Jonah Hex #13


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Jonah Hex #13


  • Words: Jimmy Palmiotti & Justin Gray
  • Art: Jordi Bernet
  • Inks: Jordi Bernet
  • Colors: Rob Schwager
  • Story Title: Retribution
  • Publisher: DC Comics
  • Price: $2.99
  • Release Date: Nov 1, 2006

Men like Jonah Hex are not born – they’re made. Carved out piece by piece, weathered by their experiences. Open up the cover and see just what it took to make Jonah Hex.

Writers Gray and Palmiotti dare to tread where no writer has really gone – to shape and outline a definitive origin for Jonah Hex. There have been bits and snatches told about the character before now but Gray and Palmiotti are setting out to take those bits and snatches and weave them into a much larger tapestry. After one year of basically stand-alone stories, the writing duo are also taking their first foray into a story arc for the title starting with this issue. So does it all work?

It’s 1868 in the Wyoming Badlands and a group of gunrunners find that their luck has run out. The bounties offered for their lives have attracted the most fearsome predator of all – Jonah Hex. There is an added element here, though, as well... These gunrunners are working for an ex-Union Army Colonel named Ackerman and it turns out that Ackerman and Hex have a very nasty past that goes back to the early days of the Civil War. Like the title says – Hex is on a path of retribution now.

Month after month, Gray and Palmiotti turn in perfectly crafted stories that may be Western in their trappings but timeless in their themes and subjects. Here they tackle the hell of war and the complexities of human beings. There are evil men and good; sinners and saints on both sides of the war and both are on display this issue. The writers have never taken a simplistic route with this title and this issue is no exception. Sitting down to read this story takes a delightfully long time, as the reader is encouraged to take time to appreciate the nuances.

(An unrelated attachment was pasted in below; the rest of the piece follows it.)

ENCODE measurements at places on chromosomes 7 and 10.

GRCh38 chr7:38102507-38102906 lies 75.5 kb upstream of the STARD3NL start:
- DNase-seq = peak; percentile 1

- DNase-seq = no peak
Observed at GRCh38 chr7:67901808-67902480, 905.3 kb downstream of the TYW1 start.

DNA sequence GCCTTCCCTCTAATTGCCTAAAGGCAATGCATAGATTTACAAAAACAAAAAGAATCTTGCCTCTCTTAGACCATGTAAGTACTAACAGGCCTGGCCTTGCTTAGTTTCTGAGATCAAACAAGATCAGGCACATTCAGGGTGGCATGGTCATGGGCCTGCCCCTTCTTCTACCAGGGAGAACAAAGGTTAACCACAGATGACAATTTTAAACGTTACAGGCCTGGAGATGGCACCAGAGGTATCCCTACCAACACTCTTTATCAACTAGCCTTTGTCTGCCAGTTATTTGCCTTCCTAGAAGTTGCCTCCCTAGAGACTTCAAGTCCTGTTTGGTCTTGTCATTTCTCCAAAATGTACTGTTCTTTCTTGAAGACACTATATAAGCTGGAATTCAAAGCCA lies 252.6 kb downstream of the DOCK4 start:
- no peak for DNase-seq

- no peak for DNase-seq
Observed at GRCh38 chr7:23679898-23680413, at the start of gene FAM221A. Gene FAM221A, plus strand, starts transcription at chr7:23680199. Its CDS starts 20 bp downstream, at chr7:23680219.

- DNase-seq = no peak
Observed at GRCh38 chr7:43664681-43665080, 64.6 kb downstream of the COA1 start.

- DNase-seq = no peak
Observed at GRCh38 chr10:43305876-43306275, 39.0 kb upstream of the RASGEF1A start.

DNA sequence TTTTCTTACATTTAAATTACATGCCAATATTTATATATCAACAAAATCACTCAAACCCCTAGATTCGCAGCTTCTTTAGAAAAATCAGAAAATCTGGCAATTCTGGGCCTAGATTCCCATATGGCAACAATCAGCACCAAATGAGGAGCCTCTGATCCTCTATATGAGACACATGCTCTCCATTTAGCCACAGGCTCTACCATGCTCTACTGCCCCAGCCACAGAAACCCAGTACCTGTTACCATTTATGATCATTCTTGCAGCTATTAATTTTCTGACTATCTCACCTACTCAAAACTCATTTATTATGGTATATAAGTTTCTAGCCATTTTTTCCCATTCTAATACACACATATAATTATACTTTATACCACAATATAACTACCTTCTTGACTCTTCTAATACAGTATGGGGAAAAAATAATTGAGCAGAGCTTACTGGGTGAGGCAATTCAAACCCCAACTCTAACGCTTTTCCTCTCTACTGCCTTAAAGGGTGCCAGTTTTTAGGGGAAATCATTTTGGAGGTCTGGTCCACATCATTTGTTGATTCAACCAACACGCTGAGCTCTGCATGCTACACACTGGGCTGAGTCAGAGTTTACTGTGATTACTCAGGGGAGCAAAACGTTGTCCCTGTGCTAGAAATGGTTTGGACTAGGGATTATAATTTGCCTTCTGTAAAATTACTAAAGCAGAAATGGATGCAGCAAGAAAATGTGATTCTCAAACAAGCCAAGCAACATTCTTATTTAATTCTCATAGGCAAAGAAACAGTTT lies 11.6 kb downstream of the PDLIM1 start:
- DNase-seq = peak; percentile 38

In capturing those nuances Gray and Palmiotti could not have asked for a better art partner. Jordi Bernet’s somewhat cartoony style, while different from what has gone before on this title, has an unrushed, measured pace. This will probably sound a little weird but each panel feels like a heartbeat – a snapshot of a moment in time. Many of the panels this issue are wordless but Bernet’s pictures speak those fabled thousand words each and every time.

Jonah Hex features a wonderfully complex character, deep, rich stories, and a pair of writers who have done their research and obviously have a great love for the type of tales they are telling here. New readers do not need to know anything about the character or what has gone before in order to jump right in and start enjoying this story. Gray and Palmiotti are peeling back the hidden layers, showing fans new and old just what it takes to be Jonah Hex. It’s a story not to be missed.

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